Naughty karaoke is China's next tech crackdown target
Work drinking culture also criticised in wake of Alibaba sex assault scandal
China has announced a crackdown on naughty karaoke.
A new policy interpretation from the Ministry of Culture and Tourism points out that on-demand karaoke music services have over 100,000 tracks in their libraries, and that it is not therefore reasonable to expect that China's 50,000-plus karaoke venues ensure all are wholesome.
Karaoke music suppliers have therefore been told to conduct a self-examination of their libraries, while venues have been told to report naughty songs to local authorities and the Ministry.
The exercise in self-censorship is expected to find songs that endanger national unity or China's sovereignty, promote cults or superstitions, mention drug-taking, gambling, violence, or other criminal activities, or incite racial hatred.
China's gangsta rap scene is clearly in trouble. And so are songs that mention Taiwan, Uyghurs, or any government policy that hasn't delivered perfection.
Left unsaid is that some karaoke venues in China – so-called "KTVs" – offer private rooms in which it is entirely possible that … ahem … intimate personal services may be offered alongside food, drink, and the chance for some crooning. China is officially not very keen on that sort of thing.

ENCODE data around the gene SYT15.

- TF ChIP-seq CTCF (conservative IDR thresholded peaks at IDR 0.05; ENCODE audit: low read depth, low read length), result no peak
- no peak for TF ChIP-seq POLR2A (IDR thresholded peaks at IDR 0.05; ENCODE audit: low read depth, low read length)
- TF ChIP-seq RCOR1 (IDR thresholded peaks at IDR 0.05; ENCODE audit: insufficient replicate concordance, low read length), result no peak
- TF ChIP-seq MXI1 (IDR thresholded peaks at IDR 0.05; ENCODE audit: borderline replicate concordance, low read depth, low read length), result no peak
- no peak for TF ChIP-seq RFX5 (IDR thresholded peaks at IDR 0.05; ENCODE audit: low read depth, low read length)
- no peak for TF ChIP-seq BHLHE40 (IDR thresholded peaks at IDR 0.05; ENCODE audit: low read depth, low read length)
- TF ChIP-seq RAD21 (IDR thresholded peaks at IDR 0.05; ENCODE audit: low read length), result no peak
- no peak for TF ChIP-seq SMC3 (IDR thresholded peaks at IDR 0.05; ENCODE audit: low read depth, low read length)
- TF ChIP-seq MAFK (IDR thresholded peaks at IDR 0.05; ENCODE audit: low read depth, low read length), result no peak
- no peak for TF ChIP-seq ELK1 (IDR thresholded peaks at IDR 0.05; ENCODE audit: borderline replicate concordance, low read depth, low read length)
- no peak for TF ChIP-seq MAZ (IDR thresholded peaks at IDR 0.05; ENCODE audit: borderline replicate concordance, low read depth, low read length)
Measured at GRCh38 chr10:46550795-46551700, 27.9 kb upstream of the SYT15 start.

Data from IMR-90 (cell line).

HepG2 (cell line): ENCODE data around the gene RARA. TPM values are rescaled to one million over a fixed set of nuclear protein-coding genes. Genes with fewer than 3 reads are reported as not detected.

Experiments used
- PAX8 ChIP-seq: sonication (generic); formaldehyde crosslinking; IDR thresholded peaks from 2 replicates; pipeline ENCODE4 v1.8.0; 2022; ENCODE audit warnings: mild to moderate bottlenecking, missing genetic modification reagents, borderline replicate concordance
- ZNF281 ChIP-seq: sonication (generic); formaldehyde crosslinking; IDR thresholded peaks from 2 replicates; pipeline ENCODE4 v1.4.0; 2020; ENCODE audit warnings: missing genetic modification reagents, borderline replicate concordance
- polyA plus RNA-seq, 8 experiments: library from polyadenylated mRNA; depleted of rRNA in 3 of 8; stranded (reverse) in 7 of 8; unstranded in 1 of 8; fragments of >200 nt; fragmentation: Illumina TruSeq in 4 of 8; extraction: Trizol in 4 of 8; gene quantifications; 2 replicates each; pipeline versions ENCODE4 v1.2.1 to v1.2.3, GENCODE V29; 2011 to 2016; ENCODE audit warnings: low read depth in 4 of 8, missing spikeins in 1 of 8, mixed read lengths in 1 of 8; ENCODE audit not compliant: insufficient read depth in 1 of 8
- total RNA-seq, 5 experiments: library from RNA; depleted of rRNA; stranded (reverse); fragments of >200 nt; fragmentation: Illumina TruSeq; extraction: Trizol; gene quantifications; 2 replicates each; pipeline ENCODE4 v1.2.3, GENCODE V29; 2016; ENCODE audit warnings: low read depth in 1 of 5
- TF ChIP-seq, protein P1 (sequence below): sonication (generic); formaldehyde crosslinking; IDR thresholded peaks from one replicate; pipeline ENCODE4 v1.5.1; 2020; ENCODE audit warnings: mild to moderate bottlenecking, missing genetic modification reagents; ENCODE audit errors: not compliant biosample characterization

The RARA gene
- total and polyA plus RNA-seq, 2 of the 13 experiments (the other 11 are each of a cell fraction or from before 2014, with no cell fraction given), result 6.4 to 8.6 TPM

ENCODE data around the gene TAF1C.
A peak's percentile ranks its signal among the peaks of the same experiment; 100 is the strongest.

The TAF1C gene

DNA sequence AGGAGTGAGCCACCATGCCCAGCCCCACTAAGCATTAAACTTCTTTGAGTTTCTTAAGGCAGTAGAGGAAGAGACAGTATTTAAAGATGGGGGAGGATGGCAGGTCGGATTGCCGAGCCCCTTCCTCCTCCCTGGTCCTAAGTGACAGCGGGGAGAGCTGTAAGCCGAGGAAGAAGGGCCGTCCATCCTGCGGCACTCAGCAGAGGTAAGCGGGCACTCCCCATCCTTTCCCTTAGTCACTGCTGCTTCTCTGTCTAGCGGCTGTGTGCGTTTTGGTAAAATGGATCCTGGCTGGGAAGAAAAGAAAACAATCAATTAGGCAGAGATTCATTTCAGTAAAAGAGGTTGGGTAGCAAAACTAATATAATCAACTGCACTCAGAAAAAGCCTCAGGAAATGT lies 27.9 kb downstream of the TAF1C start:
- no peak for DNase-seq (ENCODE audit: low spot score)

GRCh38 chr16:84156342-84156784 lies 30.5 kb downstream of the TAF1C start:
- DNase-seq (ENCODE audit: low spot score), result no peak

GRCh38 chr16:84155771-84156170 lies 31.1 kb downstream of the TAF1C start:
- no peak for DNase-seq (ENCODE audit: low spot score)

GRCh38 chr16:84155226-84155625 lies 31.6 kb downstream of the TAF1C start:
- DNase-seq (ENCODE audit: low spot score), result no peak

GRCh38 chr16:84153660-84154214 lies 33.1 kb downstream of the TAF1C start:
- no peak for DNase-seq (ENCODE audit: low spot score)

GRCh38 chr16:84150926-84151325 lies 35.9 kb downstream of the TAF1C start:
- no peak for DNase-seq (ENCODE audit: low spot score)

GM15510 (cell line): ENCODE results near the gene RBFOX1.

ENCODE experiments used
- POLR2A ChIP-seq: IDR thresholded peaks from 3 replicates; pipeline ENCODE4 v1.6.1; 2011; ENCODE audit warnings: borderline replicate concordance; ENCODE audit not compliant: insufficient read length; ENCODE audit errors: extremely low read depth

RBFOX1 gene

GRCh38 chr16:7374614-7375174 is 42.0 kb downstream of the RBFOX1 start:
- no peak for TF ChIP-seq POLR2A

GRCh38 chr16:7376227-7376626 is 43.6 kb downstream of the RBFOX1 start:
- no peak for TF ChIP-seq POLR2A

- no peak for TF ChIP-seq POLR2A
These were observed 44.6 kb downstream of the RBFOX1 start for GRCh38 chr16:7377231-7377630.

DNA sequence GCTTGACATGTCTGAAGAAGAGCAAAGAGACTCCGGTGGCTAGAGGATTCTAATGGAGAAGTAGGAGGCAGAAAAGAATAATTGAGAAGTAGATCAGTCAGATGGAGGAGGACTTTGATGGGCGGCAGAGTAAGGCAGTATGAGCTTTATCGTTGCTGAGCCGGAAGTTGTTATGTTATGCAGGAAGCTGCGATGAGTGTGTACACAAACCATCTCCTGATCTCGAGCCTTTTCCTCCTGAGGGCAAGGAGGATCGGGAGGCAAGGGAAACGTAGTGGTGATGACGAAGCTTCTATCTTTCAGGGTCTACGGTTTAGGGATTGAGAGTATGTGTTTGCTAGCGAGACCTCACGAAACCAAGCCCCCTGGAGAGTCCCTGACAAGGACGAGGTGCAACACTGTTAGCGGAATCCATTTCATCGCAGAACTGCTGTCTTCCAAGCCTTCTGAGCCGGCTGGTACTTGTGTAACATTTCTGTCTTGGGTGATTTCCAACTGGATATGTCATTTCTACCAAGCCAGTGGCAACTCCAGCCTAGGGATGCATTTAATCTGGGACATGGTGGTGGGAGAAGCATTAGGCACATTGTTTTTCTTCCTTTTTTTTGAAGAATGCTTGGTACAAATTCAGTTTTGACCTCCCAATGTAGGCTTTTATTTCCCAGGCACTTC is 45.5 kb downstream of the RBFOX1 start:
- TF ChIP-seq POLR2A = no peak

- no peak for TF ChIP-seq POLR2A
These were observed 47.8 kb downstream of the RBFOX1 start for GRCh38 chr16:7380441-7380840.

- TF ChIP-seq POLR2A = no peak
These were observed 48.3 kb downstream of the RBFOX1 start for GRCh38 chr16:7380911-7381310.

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The nation's Central Commission for Discipline Inspection also let it be known it is firmly opposed to business cultures that all-but-compel employees to indulge in heavy drinking. In a commentary that mentions the recent horrific sexual assault incident at Alibaba, the Commission says that expectations of heavy drinking are unproductive, foster crime, and can amount to bullying.
The commentary calls for an end to unspoken codes that assume heavy after-hours drinking is part of doing business, and for China to instead promote more virtuous behaviour. ®